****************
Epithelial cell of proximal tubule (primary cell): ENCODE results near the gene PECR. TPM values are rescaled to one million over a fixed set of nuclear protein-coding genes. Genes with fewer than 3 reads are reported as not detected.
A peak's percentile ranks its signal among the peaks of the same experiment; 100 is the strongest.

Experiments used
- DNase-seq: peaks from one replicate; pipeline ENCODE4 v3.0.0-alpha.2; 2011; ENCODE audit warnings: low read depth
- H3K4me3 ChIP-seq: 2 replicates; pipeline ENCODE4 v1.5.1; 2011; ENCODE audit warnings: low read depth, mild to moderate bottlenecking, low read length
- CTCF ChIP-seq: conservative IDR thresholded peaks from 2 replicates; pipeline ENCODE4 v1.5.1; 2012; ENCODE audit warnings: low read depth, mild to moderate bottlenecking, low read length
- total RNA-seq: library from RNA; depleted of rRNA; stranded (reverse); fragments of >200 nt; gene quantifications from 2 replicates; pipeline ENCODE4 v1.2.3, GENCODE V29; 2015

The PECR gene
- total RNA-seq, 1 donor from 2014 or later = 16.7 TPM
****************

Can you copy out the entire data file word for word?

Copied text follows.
Epithelial cell of proximal tubule (primary cell): ENCODE results near the gene PECR. TPM values are rescaled to one million over a fixed set of nuclear protein-coding genes. Genes with fewer than 3 reads are reported as not detected.
A peak's percentile ranks its signal among the peaks of the same experiment; 100 is the strongest.

Experiments used
- DNase-seq: peaks from one replicate; pipeline ENCODE4 v3.0.0-alpha.2; 2011; ENCODE audit warnings: low read depth
- H3K4me3 ChIP-seq: 2 replicates; pipeline ENCODE4 v1.5.1; 2011; ENCODE audit warnings: low read depth, mild to moderate bottlenecking, low read length
- CTCF ChIP-seq: conservative IDR thresholded peaks from 2 replicates; pipeline ENCODE4 v1.5.1; 2012; ENCODE audit warnings: low read depth, mild to moderate bottlenecking, low read length
- total RNA-seq: library from RNA; depleted of rRNA; stranded (reverse); fragments of >200 nt; gene quantifications from 2 replicates; pipeline ENCODE4 v1.2.3, GENCODE V29; 2015

The PECR gene
- total RNA-seq, 1 donor from 2014 or later = 16.7 TPM